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The mannose 6-phosphate/insulin-like growth factor II receptor (M6P/IGFIIr) is required for the activation of transforming growth factor beta, and previously we have found its expression to be significantly reduced in both rat and human hepatocellular carcinomas (HCCs). Therefore, we have postulated that loss of the M6P/IGFIIr gene may be mechanistically involved in liver carcinogenesis. Using the polymerase chain reaction, we utilized two polymorphisms in the 3' untranslated region of the M6P/IGFIIr gene to screen non-cirrhotic, hepatitis virus negative patients with hepatocellular tumors for LOH. Twenty-two of 36 (61%) patients were informative (heterozygous), and 14/22 (64%) liver tumors had LOH; 11/16 (69%) carcinomas, 1/3 (33%) fibrolamellar tumors and 2/3 (67%) adenomas. This is the first report of LOH at the M6P/IGFIIr locus in human hepatocellular tumors, and the presence of LOH in adenomas suggests that allelic loss may be an early event in the etiology of HCCs. These results support the hypothesis that the M6P/IGFIIr gene may function as a tumor suppressor gene in the liver.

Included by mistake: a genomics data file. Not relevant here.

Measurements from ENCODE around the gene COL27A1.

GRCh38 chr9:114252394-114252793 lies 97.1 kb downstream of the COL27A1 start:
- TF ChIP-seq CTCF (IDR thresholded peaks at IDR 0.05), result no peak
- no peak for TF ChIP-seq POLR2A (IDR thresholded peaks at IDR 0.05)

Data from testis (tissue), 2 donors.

NUP116 encodes a 116-kD yeast nuclear pore complex (NPC) protein that is not essential but its deletion (nup116 delta) slows cell growth at 23 degrees C and is lethal at 37 degrees C (Wente, S. R., M. P. Rout, and G. Blobel. 1992. J. Cell Biol. 119:705-723). Electron microscopic analysis of nup116 delta cells shifted to growth at 37 degrees C revealed striking perturbations of the nuclear envelope: a double membrane seal that was continuous with the inner and outer nuclear membranes had formed over the cytoplasmic face of the NPCs. Electron-dense material was observed accumulating between the cytoplasmic face of these NPCs and the membrane seal, resulting in "herniations" of the nuclear envelope around individual NPCs. In situ hybridization with poly(dT) probes showed the accumulation of polyadenylated RNA in the nuclei of arrested nup116 delta cells, sometimes in the form of punctate patches at the nuclear periphery. This is consistent with the electron microscopically observed accumulation of electron-dense material within the nuclear envelope herniations. We propose that nup116 delta NPCs remain competent for export, but that the formation of the membrane seals over the NPCs blocks nucleocytoplasmic traffic.